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Pathogens. 2013 May 28;2(2):402-21. doi: 10.3390/pathogens2020402.

Animal models of tick-borne hemorrhagic Fever viruses.

Author information

1
Department of Medical Microbiology and Infectious Diseases, University of Manitoba, Winnipeg R3E 0J9, Canada. safronetzd@niaid.nih.gov.
2
Laboratory of Virology Division of Intramural Research, National Institute Allergy and Infectious Disease, National Institutes of Health, Rocky Mountain Laboratories, Hamilton 59840, Montana, USA. safronetzd@niaid.nih.gov.
3
Department of Medical Microbiology and Infectious Diseases, University of Manitoba, Winnipeg R3E 0J9, Canada. feldmannh@niaid.nih.gov.

Abstract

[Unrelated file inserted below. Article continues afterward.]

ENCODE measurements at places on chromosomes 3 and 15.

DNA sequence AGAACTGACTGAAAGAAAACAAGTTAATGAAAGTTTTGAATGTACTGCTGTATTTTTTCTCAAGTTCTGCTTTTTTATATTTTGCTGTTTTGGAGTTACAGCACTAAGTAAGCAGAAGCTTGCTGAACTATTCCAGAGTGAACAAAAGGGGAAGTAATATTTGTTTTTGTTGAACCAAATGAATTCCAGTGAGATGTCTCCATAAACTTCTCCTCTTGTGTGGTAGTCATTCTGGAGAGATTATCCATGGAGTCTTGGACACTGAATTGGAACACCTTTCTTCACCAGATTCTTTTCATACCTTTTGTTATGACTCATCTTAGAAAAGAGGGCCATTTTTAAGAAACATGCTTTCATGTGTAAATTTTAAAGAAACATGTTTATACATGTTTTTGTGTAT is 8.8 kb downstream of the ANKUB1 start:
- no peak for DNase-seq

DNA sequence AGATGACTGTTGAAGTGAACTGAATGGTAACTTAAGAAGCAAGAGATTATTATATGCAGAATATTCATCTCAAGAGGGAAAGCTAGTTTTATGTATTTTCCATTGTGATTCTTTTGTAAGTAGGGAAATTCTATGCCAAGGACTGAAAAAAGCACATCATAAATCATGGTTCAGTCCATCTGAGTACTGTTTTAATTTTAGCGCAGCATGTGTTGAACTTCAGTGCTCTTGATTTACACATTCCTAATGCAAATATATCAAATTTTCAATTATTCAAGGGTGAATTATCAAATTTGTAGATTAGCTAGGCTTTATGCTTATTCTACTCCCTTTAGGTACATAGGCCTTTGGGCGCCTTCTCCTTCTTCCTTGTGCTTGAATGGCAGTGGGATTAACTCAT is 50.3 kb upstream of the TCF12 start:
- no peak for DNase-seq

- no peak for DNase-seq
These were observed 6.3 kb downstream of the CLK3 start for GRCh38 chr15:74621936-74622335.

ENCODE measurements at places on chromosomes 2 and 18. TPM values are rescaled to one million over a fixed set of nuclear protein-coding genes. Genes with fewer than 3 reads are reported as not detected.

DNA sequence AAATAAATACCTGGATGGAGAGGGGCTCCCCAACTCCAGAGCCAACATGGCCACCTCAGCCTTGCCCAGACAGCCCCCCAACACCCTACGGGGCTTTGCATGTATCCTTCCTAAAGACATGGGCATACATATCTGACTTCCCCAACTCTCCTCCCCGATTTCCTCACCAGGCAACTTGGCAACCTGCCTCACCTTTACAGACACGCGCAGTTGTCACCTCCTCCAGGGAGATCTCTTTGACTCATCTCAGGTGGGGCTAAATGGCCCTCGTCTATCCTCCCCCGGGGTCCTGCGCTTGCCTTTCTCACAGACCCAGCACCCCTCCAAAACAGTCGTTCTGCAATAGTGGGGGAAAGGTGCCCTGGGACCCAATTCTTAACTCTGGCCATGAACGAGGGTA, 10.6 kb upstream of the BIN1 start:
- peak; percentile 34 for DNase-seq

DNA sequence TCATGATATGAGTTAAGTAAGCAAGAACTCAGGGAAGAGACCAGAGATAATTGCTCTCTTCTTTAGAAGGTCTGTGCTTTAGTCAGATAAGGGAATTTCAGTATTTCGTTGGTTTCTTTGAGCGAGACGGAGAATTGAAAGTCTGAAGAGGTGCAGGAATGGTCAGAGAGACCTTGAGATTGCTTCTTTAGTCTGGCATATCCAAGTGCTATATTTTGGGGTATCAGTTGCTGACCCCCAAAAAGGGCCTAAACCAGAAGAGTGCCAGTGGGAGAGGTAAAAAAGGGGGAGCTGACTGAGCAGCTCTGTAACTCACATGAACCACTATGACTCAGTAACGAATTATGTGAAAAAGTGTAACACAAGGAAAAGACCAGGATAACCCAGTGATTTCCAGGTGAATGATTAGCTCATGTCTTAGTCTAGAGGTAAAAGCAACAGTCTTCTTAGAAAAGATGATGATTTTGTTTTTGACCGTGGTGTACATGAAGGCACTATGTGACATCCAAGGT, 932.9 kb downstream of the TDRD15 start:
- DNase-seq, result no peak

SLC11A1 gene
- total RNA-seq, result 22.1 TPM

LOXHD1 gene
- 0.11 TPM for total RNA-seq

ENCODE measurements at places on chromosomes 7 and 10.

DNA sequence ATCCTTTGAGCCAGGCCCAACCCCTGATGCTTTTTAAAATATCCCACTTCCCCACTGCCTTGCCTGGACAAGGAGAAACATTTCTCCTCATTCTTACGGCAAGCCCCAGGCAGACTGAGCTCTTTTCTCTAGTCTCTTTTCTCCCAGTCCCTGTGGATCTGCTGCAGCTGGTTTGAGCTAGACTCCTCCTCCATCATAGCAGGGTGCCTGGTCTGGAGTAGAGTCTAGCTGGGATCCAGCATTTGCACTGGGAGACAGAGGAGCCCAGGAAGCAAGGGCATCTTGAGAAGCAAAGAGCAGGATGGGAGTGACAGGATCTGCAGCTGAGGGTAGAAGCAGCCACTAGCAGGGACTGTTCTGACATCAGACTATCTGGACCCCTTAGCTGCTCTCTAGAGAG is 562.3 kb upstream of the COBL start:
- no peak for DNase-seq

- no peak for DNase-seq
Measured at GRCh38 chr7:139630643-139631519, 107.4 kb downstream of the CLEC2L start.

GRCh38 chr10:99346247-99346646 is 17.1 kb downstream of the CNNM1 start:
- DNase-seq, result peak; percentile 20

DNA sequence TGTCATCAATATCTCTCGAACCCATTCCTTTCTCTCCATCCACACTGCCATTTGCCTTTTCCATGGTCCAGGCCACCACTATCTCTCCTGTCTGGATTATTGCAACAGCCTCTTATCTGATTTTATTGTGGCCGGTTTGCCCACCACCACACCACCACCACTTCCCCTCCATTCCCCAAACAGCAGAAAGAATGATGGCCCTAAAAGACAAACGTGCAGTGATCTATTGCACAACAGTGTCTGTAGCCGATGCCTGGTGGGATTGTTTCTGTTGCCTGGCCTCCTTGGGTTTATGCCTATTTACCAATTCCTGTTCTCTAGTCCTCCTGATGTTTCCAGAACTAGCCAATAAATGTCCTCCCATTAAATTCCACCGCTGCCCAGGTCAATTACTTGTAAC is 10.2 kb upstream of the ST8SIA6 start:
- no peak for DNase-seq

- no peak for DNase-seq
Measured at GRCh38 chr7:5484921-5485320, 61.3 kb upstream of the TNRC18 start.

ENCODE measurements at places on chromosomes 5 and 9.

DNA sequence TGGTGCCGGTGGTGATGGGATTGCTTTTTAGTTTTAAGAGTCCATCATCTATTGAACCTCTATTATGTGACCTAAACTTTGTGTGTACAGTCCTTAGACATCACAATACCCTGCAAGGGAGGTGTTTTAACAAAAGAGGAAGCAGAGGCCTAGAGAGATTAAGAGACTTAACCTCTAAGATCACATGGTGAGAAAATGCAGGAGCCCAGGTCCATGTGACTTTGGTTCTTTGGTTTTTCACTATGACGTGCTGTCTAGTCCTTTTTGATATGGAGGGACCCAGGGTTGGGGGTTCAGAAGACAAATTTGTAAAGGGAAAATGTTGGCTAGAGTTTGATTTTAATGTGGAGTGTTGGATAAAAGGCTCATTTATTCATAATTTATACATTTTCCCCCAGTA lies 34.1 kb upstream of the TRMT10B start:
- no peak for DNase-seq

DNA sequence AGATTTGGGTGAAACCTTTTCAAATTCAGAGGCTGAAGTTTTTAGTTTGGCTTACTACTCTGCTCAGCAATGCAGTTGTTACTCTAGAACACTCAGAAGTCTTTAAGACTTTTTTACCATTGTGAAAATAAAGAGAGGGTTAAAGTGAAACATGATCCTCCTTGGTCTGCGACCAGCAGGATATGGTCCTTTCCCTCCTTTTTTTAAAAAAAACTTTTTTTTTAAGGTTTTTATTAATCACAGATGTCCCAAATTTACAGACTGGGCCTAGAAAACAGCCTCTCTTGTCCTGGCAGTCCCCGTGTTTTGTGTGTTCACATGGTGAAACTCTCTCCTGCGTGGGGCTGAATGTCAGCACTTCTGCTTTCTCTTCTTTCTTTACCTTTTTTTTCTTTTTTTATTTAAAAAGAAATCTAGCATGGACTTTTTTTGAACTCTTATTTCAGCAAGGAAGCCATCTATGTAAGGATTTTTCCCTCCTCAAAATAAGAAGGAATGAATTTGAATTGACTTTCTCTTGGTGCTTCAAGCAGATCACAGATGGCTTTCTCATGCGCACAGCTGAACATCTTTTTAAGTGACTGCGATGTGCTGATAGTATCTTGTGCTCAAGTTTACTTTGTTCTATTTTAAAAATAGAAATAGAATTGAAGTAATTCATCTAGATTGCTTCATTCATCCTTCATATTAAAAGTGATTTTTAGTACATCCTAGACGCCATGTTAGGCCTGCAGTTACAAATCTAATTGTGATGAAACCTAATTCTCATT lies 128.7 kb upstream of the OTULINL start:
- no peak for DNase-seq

Tick-borne hemorrhagic fever viruses (TBHFV) are detected throughout the African and Eurasian continents and are an emerging or re-emerging threat to many nations. Due to the largely sporadic incidences of these severe diseases, information on human cases and research activities in general have been limited. In the past decade, however, novel TBHFVs have emerged and areas of endemicity have expanded. Therefore, the development of countermeasures is of utmost importance in combating TBHFV as elimination of vectors and interrupting enzootic cycles is all but impossible and ecologically questionable. As in vivo models are the only way to test efficacy and safety of countermeasures, understanding of the available animal models and the development and refinement of animal models is critical in negating the detrimental impact of TBHFVs on public and animal health.

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